In the past episodes, I’ve started working on a new ruby eclass and that work got me pretty frustrated because Ruby on Rails packages are messed up and even though I was going on with fighting the fight so that Gentoo can become the best vendor to develop and deploy Ruby (and Rails) software on, there have been quite a few setbacks.
First of all, the complexity of the eclass grew a lot as I decided to split it in two: ruby-ng allows handling generic Ruby extensions, while ruby-fakegem allows creation of “fake” gem by installing the data like it would for gems. Unfortunately for the way I’ve been handling dependencies right now, this requires a double-inherit line, first for ruby-ng (to make
ruby_samelib() visible) and then another for ruby-fakegem (to pick up the fake gem dependencies – I cannot just use RDEPEND/DEPEND normally because each gem will have, in its DEPEND, the gem’s runtime-dependencies, when built with the test USE flag enabled; but if there are further dependencies like eselect tools, just using RDEPEND wouldn’t be correct). Probably this is one of the things that will change with this week.
Now, one thing I’ve been asked privately is why am I doing such a huge effort with converting the ebuilds if it’s just a proof of concept and it wasn’t submitted to gentoo-dev for approval yet. Well, the main problem is that it’s always difficult to foresee what the use for an eclass will be. for instance when I designed the original autotools.eclass, while I did take into consideration a few packages I knew of, most other devs pointed out that their packages needed something slightly different; with time, autotools.eclass grew quite different from what I designed in a bored afternoon. The result of this is that I finally understand that an eclass cannot be just designed on paper, it has to be applied to real world use cases to work out well.
So even if the workload is quite high, I’m working with real ebuilds, with real and complex packages, with all their deptrees and so on. While it was certainly boring to rewrite almost thirty ebuilds yesterday when I decided to split ruby-fakegem out of ruby-ng, and it’ll be even more boring when I – almost surely – will have to change forty ebuilds for a change in the interface, it’s what saves us from having an eclass that is complex for no good reason. For instance one of the problems with the current ruby eclass is that it tries to take into consideration an absurd amount of configuration scripts used to build extensions. While of course the situation wasn’t this complex at the time it was written, the result now is an overcomplex eclass that tries to do way too much of things that we could do without, and doesn’t do lots of things we now need.
And if you wonder, no I’m not doing this as a job for any company; it’s out of my own free time, and during the breaks I get from the projects I’m paid to work on, I have near to no personal free time lately. I’m mostly fine with it, but given I know there are a few companies that will have a very good time once this all is in place, I wouldn’t disregard a literal “thank you” from time to time… without lacking respect to them, up to now they always come from single users, which is pretty nice… it’s just upsetting that while most of this work ends up helping companies, they don’t seem to care…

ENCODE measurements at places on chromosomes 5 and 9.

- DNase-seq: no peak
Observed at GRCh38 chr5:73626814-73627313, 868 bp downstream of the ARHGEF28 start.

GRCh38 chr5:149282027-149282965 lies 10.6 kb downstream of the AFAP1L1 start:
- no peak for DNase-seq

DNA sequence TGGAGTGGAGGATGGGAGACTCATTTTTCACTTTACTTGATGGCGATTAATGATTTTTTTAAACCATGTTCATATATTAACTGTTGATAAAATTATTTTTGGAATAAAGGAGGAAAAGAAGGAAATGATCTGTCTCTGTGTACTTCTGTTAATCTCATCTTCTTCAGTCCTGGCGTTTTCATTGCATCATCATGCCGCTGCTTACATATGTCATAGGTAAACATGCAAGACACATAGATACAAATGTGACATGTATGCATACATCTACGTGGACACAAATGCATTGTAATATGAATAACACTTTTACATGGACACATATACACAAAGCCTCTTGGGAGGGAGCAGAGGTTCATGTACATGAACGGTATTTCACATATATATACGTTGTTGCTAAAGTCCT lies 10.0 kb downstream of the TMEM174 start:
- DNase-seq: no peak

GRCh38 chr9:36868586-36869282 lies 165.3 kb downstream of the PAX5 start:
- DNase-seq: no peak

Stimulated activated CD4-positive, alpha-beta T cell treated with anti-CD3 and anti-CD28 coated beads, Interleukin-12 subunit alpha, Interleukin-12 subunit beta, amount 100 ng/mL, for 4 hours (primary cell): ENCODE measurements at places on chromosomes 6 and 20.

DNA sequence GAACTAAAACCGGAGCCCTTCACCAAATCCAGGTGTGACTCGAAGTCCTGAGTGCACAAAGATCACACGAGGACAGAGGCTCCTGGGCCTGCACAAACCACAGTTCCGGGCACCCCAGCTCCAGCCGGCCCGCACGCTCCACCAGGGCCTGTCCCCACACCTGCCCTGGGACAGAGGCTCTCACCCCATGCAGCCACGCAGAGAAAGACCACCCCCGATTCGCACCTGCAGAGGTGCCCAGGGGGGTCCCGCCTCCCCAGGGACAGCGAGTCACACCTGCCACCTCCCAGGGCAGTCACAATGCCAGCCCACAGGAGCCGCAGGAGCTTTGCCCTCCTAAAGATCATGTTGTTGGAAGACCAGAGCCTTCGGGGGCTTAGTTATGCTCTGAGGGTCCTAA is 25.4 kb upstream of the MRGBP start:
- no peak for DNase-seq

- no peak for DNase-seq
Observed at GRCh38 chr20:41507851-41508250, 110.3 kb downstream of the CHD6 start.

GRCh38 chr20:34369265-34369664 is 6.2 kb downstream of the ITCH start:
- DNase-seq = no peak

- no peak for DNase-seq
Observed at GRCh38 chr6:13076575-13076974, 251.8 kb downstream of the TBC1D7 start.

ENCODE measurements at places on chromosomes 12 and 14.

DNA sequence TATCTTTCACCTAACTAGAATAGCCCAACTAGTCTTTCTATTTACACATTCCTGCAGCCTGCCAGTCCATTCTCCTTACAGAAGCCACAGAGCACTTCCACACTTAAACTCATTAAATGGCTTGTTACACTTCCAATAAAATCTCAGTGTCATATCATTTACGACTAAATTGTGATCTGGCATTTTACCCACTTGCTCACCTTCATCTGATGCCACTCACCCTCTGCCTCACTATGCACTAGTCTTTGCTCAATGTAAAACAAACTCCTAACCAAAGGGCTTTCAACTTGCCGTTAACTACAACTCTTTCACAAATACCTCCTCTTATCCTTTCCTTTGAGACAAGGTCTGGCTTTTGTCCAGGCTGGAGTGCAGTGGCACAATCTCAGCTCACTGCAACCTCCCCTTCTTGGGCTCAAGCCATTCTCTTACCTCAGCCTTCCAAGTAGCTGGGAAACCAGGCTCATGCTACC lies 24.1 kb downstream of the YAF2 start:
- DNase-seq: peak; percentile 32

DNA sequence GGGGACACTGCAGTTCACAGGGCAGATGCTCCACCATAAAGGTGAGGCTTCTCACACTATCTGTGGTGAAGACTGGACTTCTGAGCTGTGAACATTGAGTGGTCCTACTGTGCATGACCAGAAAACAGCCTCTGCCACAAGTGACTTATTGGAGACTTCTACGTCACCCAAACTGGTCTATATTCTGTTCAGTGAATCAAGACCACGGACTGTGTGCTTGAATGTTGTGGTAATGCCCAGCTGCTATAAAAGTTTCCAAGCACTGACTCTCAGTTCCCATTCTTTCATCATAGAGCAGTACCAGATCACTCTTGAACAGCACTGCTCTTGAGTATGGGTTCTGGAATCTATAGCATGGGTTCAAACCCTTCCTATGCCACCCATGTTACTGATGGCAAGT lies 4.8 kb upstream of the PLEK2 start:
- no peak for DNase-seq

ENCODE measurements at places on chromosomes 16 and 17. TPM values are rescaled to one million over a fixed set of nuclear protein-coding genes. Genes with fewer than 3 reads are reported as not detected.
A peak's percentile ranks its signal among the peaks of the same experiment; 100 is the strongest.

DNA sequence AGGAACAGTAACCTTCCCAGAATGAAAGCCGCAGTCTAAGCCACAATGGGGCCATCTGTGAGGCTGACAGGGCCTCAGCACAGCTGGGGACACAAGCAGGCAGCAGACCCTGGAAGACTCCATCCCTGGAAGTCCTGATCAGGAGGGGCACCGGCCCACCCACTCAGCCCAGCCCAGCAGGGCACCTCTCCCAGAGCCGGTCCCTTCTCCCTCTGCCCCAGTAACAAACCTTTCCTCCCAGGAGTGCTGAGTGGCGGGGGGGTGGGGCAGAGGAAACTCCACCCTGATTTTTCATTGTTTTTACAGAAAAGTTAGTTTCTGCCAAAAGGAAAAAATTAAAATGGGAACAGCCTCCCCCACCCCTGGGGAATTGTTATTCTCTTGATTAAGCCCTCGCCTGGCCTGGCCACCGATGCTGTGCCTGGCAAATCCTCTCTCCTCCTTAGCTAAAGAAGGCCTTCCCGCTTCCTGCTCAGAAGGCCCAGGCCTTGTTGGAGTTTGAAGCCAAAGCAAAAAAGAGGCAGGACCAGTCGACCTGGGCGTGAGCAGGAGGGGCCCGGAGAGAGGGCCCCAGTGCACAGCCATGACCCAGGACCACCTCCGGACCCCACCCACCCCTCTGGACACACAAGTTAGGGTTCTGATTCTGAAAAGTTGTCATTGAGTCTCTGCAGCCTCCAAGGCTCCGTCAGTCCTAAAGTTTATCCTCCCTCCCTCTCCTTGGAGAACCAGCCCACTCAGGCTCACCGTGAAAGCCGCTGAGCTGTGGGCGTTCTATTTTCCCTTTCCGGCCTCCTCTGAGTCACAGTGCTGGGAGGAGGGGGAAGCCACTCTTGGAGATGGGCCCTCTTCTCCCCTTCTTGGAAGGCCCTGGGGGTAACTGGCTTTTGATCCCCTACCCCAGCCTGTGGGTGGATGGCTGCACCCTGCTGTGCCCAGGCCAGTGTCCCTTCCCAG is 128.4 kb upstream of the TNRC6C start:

But the problems don’t stop at writing and improving the eclasses themselves: there are multiple problems with the underlying packages, because of upstream failures. Now I cannot blame upstream if a package that was last released in 2007 fails its tests with Ruby 1.9 or even worse with JRuby, but there are quite a few cases where the tests fail, on Ruby 1.9, with code released *last month*… especially Rails-related packages, and one case when the 2007-released package had broken tests (that passed) on Ruby 1.8, while the fix for Ruby 1.9 shown that.
But Ruby itself wasn’t without problems: when built with parallel make it can result in an unusable
dl extension (the one that dynamically load a shared object from the system to bind, at runtime, specific libraries), which causes it to abort at runtime (yeah, it’s not an exception, it’s an abort of the process because there were missing symbols). Nor the way we as a team acted on Ruby 1.9 build failures was free from fault: we have never forced
--no-undefined on the extensions’ builds, which would have caught the
dl problem at build-time, as well as would have shown that the compiled extension of ruby-fcgi is not fully Ruby 1.9 compatible (this, too, is deemed to abort, instead of throwing an exception, at runtime).
Also, the list of packages that lack releases, or that have gems but not tarballs nor tags available, is still growing: echoe and treetop are the latest additions. Luckily, gemtoo is supposed on the long term, to address these cases; unfortunately I don’t have the luck of using it right now.
Some people criticized the Ruby/Rails community just for the porn-based talk from Aimonetti.. frankly, the main issue with the development community is far from being that; if it was that, it would have been a trivial social problem. Instead it’s a much more rooted technical problem: people don’t know what a release is! Which makes the work for packagers tremendously more difficult!
Please, try to release code properly: tag it, push both gem and tarball. And please run the testsuite with both Ruby 1.8 and Ruby 1.9, nowadays!
Interesting stuff. Reading your commentary on this gives me some good hints too; I’ve been wanting to sit down and work out an eclass for D programs and this summer I may just have the opportunity to plug on that (or I might start my overlay for console hacking. Depends on how this PSP thing works out).Anyway, I may not be a company or Ruby user, but thanks for the continued hacking. 🙂